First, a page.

If it doesn't work, there will be plenty of time to re-invent ourselves as survivalists. Well, actually, there might not be that much time ...
In the film, "The Day After Tomorrow," the world gets gripped in ice within the span of just a few weeks. Now research now suggests an eerily similar event might indeed have occurred in the past.
Looking ahead to the future, there is no reason why such a freeze shouldn't happen again — and in ironic fashion it could be precipitated if ongoing changes in climate force the Greenland ice sheet to suddenly melt, scientists say. Charles Q. Choi, LiveScience, 12-2-09
"Hey Jude ... take a sad song and make it better, better, better ..."
For the Words of Power Climate Crisis Updates Archive, click here.
Have you met Al Gore at the Wall yet?
Also, find out why 350 is the most important number in your life and the life of everyone you love.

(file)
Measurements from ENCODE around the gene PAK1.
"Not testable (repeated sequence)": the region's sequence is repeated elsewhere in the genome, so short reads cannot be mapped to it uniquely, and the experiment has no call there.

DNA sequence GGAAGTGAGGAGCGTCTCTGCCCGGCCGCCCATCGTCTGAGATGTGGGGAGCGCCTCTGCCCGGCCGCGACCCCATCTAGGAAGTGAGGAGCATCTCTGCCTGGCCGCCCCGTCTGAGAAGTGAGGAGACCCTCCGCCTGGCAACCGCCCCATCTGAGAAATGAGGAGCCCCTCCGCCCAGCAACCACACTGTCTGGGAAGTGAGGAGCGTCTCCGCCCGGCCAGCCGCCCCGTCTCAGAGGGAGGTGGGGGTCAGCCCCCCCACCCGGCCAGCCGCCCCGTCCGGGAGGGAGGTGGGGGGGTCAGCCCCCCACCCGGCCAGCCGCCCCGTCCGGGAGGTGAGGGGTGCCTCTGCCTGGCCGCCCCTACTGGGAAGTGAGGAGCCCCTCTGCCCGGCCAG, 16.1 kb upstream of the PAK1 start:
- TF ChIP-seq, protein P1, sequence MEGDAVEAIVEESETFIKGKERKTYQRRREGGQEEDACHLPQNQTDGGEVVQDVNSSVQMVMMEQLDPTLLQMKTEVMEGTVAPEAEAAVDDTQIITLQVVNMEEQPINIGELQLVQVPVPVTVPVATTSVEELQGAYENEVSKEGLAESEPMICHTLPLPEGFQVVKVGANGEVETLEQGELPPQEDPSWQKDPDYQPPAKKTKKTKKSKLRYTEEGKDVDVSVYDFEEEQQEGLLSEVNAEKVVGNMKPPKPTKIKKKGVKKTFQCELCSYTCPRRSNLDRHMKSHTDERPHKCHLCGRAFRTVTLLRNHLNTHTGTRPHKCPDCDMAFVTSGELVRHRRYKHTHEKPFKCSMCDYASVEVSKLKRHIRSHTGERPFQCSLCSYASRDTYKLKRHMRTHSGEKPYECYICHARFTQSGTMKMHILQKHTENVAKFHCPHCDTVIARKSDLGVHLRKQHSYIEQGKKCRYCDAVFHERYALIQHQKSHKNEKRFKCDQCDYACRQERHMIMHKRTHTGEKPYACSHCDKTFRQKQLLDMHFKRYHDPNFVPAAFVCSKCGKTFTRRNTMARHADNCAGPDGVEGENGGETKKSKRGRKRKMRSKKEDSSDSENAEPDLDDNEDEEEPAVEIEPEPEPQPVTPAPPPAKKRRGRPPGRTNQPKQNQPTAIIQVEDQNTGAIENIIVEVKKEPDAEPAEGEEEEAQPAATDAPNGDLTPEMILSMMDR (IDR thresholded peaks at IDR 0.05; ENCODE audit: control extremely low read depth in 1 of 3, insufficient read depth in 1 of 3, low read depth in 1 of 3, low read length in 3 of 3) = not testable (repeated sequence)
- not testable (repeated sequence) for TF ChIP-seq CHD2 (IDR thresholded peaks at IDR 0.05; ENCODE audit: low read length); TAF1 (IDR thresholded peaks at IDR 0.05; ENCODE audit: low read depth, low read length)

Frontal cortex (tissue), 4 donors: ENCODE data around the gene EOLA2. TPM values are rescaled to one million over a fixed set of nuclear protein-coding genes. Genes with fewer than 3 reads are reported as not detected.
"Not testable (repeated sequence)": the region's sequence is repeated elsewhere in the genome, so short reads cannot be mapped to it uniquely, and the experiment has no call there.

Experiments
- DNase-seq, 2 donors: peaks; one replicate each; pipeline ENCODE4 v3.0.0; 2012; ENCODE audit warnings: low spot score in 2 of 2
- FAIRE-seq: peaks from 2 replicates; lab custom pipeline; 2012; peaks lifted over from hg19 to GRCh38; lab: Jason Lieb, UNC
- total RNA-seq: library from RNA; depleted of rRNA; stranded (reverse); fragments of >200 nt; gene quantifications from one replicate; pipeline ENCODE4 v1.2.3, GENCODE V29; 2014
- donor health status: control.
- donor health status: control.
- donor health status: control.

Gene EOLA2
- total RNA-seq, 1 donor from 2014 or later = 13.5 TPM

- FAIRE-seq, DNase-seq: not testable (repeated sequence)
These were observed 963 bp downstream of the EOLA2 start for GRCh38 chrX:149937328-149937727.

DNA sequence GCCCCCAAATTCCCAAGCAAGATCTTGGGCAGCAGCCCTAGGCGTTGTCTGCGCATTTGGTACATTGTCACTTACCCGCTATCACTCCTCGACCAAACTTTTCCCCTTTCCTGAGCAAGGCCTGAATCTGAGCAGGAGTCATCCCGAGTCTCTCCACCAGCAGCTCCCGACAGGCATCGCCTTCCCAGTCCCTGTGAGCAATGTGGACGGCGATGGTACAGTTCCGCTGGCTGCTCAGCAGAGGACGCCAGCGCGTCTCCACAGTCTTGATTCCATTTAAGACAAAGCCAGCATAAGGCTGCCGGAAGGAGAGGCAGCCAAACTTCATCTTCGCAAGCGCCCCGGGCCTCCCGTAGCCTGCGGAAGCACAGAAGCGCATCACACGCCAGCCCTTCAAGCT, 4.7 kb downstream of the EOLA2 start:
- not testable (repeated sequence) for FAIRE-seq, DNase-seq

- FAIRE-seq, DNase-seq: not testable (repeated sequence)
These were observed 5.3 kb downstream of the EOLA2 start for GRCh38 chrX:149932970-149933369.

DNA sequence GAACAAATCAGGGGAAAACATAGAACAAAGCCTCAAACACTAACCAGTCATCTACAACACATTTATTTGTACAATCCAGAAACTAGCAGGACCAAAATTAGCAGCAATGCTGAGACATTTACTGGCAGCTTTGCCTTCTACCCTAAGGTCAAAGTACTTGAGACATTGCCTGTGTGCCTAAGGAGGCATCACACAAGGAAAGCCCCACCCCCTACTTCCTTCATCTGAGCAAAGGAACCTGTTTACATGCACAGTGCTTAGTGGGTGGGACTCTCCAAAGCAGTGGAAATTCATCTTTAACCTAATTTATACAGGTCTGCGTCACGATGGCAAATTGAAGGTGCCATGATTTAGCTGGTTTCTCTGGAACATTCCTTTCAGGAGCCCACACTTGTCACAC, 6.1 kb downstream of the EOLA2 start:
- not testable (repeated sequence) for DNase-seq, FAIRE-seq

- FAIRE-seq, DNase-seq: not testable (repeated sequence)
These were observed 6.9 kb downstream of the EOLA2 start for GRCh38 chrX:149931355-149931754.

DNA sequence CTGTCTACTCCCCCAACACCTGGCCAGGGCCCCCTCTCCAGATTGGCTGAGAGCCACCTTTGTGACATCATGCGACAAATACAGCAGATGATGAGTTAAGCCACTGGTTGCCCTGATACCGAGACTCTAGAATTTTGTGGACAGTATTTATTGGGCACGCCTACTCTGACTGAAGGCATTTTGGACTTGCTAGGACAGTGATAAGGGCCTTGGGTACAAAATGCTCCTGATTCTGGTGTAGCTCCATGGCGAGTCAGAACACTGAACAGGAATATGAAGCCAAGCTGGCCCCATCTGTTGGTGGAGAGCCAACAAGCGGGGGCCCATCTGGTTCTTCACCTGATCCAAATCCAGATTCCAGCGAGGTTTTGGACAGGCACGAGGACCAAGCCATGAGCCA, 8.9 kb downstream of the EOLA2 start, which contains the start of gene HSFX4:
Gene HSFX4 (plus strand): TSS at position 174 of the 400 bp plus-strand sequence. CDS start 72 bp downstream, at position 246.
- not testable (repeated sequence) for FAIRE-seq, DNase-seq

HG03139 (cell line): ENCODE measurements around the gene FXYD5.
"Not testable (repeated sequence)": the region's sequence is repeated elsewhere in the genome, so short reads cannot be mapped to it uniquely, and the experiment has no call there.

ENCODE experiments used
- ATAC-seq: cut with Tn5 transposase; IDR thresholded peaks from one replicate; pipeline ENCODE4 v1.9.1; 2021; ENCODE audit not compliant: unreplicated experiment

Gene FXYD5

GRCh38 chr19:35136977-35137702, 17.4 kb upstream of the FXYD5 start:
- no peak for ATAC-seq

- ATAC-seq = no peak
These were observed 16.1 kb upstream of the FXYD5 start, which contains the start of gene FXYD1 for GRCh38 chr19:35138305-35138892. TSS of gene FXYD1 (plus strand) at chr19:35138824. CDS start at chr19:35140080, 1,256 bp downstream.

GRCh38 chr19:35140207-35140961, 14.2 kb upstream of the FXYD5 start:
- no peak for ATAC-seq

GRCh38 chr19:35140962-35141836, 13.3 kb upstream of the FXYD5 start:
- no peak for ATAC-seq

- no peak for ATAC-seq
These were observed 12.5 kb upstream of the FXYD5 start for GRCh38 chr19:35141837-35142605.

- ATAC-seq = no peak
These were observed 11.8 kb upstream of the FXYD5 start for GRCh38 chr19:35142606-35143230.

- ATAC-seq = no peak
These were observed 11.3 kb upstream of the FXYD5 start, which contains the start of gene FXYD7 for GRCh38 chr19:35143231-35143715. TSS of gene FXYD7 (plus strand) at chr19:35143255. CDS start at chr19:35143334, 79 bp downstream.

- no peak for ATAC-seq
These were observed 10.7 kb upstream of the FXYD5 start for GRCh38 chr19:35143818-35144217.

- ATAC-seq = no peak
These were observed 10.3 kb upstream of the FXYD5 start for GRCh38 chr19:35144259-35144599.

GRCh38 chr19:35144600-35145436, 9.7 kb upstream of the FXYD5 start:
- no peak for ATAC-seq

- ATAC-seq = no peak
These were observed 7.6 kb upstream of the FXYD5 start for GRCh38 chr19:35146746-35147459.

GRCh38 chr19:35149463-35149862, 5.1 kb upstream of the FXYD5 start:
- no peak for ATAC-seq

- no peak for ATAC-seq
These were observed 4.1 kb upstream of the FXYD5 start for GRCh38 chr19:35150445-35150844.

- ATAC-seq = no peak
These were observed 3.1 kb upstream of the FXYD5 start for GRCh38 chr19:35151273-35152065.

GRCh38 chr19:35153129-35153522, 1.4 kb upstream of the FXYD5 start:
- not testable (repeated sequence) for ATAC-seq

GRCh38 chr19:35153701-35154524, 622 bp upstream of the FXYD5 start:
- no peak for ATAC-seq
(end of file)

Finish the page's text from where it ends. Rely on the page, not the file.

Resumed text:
As always, I encourage you to follow events in Darfur on Mia Farrow's site, it is the real-time journal of a humanitarian at work; the content is compelling, insightful and fiercely independent.
For an archive of Words of Power posts on the Crisis in Darfur, click here.
Richard Power's Left-Handed Security: Overcoming Fear, Greed & Ignorance in This Era of Global Crisis is available now! Click here for more information.
Darfur, Sudan Genocide, Scott Gration Mia Farrow, Climate Crisis, Al Gore, Mikhail Gorbachev, James Hansen